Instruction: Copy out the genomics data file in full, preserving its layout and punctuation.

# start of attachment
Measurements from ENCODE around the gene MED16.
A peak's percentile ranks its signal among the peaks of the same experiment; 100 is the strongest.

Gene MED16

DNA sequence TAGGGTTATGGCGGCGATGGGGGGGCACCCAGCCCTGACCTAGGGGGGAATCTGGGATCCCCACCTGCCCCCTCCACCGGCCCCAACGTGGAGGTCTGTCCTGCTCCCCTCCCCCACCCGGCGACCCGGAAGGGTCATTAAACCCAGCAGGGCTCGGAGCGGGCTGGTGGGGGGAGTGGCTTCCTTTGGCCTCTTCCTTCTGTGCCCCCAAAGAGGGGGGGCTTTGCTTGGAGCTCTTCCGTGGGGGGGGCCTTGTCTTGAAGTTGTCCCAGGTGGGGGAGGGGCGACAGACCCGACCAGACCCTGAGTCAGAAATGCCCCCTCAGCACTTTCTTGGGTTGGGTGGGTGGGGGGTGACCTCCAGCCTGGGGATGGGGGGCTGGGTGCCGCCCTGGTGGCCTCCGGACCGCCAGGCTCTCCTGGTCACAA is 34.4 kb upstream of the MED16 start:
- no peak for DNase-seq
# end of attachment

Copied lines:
Measurements from ENCODE around the gene MED16.
A peak's percentile ranks its signal among the peaks of the same experiment; 100 is the strongest.

Gene MED16

DNA sequence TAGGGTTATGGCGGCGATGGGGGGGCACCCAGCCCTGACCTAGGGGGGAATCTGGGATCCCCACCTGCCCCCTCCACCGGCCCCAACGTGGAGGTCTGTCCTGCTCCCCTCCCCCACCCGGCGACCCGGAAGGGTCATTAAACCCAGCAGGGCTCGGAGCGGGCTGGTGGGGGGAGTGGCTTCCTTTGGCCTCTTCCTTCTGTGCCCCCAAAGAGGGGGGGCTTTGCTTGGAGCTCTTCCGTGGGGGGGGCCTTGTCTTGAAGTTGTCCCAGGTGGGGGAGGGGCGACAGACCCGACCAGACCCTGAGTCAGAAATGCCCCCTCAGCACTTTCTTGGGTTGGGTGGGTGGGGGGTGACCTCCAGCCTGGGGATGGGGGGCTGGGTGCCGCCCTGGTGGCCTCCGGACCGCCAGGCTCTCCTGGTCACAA is 34.4 kb upstream of the MED16 start:
- no peak for DNase-seq